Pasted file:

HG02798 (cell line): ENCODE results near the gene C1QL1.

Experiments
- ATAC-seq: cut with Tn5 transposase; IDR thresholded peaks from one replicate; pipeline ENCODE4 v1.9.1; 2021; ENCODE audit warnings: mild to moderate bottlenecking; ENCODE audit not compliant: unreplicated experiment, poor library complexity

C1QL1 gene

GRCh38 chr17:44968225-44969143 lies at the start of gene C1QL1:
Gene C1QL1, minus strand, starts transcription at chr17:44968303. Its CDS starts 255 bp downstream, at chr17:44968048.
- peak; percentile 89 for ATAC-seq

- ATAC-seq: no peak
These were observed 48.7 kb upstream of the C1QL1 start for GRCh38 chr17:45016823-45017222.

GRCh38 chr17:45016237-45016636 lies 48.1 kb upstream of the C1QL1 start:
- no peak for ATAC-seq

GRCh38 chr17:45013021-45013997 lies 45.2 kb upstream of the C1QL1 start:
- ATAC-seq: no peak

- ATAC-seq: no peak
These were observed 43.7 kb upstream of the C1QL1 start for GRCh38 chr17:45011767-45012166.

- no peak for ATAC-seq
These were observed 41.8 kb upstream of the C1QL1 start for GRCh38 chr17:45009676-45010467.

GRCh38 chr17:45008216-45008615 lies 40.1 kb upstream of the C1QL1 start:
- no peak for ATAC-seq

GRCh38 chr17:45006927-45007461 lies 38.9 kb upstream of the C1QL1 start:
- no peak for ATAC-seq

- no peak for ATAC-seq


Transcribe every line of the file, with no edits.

HG02798 (cell line): ENCODE results near the gene C1QL1.

Experiments
- ATAC-seq: cut with Tn5 transposase; IDR thresholded peaks from one replicate; pipeline ENCODE4 v1.9.1; 2021; ENCODE audit warnings: mild to moderate bottlenecking; ENCODE audit not compliant: unreplicated experiment, poor library complexity

C1QL1 gene

GRCh38 chr17:44968225-44969143 lies at the start of gene C1QL1:
Gene C1QL1, minus strand, starts transcription at chr17:44968303. Its CDS starts 255 bp downstream, at chr17:44968048.
- peak; percentile 89 for ATAC-seq

- ATAC-seq: no peak
These were observed 48.7 kb upstream of the C1QL1 start for GRCh38 chr17:45016823-45017222.

GRCh38 chr17:45016237-45016636 lies 48.1 kb upstream of the C1QL1 start:
- no peak for ATAC-seq

GRCh38 chr17:45013021-45013997 lies 45.2 kb upstream of the C1QL1 start:
- ATAC-seq: no peak

- ATAC-seq: no peak
These were observed 43.7 kb upstream of the C1QL1 start for GRCh38 chr17:45011767-45012166.

- no peak for ATAC-seq
These were observed 41.8 kb upstream of the C1QL1 start for GRCh38 chr17:45009676-45010467.

GRCh38 chr17:45008216-45008615 lies 40.1 kb upstream of the C1QL1 start:
- no peak for ATAC-seq

GRCh38 chr17:45006927-45007461 lies 38.9 kb upstream of the C1QL1 start:
- no peak for ATAC-seq

- no peak for ATAC-seq